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Did You Know About Orono Land Trust Trails?

Did You Know About Orono Land Trust Trails?

You may know it as a university town, but Orono, Maine is an active community for recreation. As of 2018, according to the town website, the Town of Orono had approximately 50 miles of trails on more than 2,500 acres of public and private land open to the public. The town is named for Chief Orono, a Penobscot leader who aided the colonist settlers in the Revolutionary War.

The Orono Land Trust (OLT) has been working for almost 35 years to conserve habitat and build trails in the greater Bangor area. OLT states: “Our mission is to protect, manage, and preserve portions of the natural environment in Orono and surrounding communities, for the benefit and enjoyment of present and future generations.”

The OLT owns or stewards about 3,000 acres, conserving these properties for habitat and public use. Visit the land trust for walking, skiing, snowshoeing, skating, biking, and other recreational opportunities. Not all trails are open four seasons. There can be closures at sensitive nesting sites, and consult local websites for hunting season. No motorized vehicles are allowed.

The efforts and successes of the Orono Land Trust are due to dedicated volunteers, and collaborations with the Bangor Land Trust and other entities. Area maps are available in print and online, and are posted on kiosks at trailheads. Parking is available at most sites, and trails are clearly marked. Orono Land Trust properties have kiosks and mapped trails like this one at Caribou Bog Conservation Area off Taylor Road in Orono.

You don’t have to go far to see wildlife or immerse in nature. For example, at Taylor Road (off Forest Avenue), you can see the results of a recent OLT wetlands restoration project that attracts migrating waterfowl. The old bait pond now hosts turtles, heron, and songbirds. Trails radiate from this hub for birding and hikes. Boulder Pond on Taylor Road in Orono is the site of a wetlands remediation project undertaken by OLT with state and local support. A series of ponds in this area af-ford opportunities for all-seasons birding and winter ice-skating.

In winter, the well-marked Caribou Bog Ski area has groomed trails that wind through diverse habitats. The Penobscot Valley Ski Club and OLT hold an annual ski race for all ages. Try the ice-skating Six Pond Challenge– Little Pine, Black, Boulder, Heron, Beaver and Big Pine ponds, all connected along the historic Veazie Railroad trail. OLT also monitors the Stillwater River Trail, a pleasant waterside stroll that reaches into a downtown area. Orono landscapes provide a view of habitat for beaver, heron and pond life.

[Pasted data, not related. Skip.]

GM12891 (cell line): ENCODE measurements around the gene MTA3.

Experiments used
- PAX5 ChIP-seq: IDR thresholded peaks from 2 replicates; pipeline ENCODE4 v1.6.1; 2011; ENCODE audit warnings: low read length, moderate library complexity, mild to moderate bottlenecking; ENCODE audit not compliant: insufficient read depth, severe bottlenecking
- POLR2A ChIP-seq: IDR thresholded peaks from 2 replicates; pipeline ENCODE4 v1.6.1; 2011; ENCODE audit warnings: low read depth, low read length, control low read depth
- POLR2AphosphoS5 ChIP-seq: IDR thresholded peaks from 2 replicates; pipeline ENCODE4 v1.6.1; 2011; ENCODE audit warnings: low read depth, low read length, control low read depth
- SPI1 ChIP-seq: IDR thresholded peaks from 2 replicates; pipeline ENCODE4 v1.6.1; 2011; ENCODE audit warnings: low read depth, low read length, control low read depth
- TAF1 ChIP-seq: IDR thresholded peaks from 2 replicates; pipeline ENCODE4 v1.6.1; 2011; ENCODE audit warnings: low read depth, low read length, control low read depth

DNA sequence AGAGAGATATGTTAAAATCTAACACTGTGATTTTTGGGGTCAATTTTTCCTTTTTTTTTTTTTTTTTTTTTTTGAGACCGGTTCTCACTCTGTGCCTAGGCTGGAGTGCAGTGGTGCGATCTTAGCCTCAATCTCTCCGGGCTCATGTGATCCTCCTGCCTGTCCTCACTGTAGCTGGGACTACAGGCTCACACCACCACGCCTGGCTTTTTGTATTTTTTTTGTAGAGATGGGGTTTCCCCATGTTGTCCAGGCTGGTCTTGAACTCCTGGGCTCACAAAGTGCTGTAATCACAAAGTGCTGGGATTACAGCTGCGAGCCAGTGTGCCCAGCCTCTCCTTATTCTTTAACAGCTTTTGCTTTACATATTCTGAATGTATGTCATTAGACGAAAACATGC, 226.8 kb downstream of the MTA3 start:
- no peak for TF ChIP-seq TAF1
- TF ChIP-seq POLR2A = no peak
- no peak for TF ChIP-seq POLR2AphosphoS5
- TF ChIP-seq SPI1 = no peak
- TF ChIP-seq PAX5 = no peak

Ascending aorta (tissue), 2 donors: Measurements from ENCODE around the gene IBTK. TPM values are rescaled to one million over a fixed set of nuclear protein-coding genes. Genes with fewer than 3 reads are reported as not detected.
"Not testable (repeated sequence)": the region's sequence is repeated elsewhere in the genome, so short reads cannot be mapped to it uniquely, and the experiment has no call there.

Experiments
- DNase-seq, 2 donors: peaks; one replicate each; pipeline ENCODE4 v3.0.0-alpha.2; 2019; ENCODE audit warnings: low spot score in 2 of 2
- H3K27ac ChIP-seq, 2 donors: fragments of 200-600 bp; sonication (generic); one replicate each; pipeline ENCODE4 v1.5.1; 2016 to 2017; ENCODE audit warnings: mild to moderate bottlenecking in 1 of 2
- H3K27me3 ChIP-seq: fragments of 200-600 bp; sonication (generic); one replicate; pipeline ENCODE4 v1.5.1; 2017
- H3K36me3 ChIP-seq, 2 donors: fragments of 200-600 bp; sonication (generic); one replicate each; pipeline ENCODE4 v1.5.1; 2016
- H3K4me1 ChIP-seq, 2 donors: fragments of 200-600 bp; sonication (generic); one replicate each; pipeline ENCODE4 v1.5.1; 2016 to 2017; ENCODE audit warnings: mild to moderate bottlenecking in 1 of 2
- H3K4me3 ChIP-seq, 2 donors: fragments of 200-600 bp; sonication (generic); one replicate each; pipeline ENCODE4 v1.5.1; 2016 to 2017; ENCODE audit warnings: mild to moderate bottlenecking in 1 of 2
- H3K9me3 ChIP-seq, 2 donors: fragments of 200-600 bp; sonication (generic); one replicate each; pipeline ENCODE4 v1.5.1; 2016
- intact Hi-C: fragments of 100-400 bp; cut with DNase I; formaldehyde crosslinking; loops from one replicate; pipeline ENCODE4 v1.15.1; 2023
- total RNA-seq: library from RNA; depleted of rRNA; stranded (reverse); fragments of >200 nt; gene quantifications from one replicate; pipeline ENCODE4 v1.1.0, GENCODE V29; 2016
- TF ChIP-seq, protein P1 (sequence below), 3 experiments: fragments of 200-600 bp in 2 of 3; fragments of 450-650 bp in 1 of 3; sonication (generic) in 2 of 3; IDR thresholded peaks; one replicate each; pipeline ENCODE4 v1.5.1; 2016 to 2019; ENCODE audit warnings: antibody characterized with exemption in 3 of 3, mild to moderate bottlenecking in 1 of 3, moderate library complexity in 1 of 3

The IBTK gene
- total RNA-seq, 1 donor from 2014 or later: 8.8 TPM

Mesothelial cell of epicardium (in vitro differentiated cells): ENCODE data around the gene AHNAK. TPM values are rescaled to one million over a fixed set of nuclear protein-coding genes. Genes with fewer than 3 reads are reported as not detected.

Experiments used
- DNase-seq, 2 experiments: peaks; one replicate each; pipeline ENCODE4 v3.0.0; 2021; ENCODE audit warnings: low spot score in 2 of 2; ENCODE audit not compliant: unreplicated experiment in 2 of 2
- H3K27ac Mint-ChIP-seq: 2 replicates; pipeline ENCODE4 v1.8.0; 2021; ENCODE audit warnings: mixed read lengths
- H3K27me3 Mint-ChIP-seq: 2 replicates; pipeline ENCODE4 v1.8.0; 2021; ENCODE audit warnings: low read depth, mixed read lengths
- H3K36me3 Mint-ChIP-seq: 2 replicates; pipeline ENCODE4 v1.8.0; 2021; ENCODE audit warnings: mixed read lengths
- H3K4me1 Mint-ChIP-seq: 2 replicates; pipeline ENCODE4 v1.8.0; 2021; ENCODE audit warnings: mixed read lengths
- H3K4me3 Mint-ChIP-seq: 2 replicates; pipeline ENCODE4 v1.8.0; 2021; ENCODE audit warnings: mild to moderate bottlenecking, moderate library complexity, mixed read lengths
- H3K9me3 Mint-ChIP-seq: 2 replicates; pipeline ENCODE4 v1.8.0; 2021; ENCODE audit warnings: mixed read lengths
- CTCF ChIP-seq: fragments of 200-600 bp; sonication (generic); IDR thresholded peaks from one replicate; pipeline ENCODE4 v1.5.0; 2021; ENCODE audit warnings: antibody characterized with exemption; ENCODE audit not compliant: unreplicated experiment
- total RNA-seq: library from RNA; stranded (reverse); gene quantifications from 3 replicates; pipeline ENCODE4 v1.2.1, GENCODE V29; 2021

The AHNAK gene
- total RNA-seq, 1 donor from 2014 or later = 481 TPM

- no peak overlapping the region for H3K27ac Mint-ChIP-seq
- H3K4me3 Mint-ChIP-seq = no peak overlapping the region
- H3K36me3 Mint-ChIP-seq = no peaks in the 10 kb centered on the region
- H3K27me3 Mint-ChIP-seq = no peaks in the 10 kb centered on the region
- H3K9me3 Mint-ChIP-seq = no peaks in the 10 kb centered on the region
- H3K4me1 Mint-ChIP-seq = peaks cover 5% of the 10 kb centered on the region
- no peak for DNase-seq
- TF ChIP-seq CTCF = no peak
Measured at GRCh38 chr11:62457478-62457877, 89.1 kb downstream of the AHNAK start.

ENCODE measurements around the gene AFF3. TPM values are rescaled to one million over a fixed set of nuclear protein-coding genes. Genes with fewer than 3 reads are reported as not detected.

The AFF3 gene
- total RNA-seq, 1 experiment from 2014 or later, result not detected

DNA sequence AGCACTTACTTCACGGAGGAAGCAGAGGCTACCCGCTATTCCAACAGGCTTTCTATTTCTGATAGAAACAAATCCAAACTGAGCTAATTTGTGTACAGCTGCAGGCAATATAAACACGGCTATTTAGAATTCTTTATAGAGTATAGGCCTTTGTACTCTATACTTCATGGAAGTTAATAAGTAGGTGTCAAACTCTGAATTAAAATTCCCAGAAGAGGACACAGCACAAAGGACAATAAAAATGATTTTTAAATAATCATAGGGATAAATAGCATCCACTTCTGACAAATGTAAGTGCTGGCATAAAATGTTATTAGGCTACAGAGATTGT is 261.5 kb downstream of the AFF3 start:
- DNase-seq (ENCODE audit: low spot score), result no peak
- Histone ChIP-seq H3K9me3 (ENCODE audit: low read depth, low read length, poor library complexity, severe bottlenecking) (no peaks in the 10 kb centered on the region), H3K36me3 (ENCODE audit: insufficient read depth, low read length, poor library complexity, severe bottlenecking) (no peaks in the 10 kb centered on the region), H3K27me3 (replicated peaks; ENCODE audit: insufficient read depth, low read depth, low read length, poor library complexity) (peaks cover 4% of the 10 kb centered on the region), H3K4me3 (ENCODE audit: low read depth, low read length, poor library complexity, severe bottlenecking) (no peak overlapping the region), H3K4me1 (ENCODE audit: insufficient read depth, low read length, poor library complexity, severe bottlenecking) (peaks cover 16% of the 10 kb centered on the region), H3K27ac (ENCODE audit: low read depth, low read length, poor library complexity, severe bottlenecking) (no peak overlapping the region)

The old Veazie Railroad is a maintained trail that runs south from Old Town towards the the Bangor City Forest. The Veazie Railroad was one of the first commercial railways in the United States. Hike, bike or ski on a raised path through a landscape of marsh and woodlands. The old railway was also the route for the Niben Bicycling Club, started in 1897. Stop and take a break at the Niben viewing deck (built in 2020 by OLT volunteers) for selfies and sightings of heron, beaver and pond life. This viewing deck is located alongside the Veazie Railroad trail in Orono, off Forest Avenue. Built by Orono Land Trust volunteers, it provides respite and a view of the varied pond life.

Trails are also available next door in the Town of Veazie. The Manter Wood is privately owned and managed by OLT/Veazie Land Committee via a conservation easement. The Wood connects with McPhetres Farm Forest and Davis Trail properties. There is a nice picnic table and kiosk at the Davis Drive trailhead. Buck Hill is a good X-C ski destination; trails wind through forest and fields. Visitors to Veazie trails can see the McPhetres Forest Farm trail, which connects to hikes in the Manter and Davis properties. This oak is a landmark on the trail.

A joint venture of OLT, the University of Maine, and the City of Bangor, the Orono Bog Boardwalk is a must-see site for a truly unique habitat. Migrating birds and unusual flora can be seen and there are handy kiosks with information on the natural history of the Bog. Accessed from the Bangor City Forest at Tripp Drive, (off Stillwater Avenue), this 1-mile boardwalk loop is wheelchair-friendly. (As of this writing, the Boardwalk is closed as it does not afford distancing necessary for Covid-19 safety.) This gem is worthy of your Maine Highlands bucket list!

For more information:, Orono Bog Boardwalk,

Article and photos by Linda Swackhamer, proud member of the Orono Land Trust.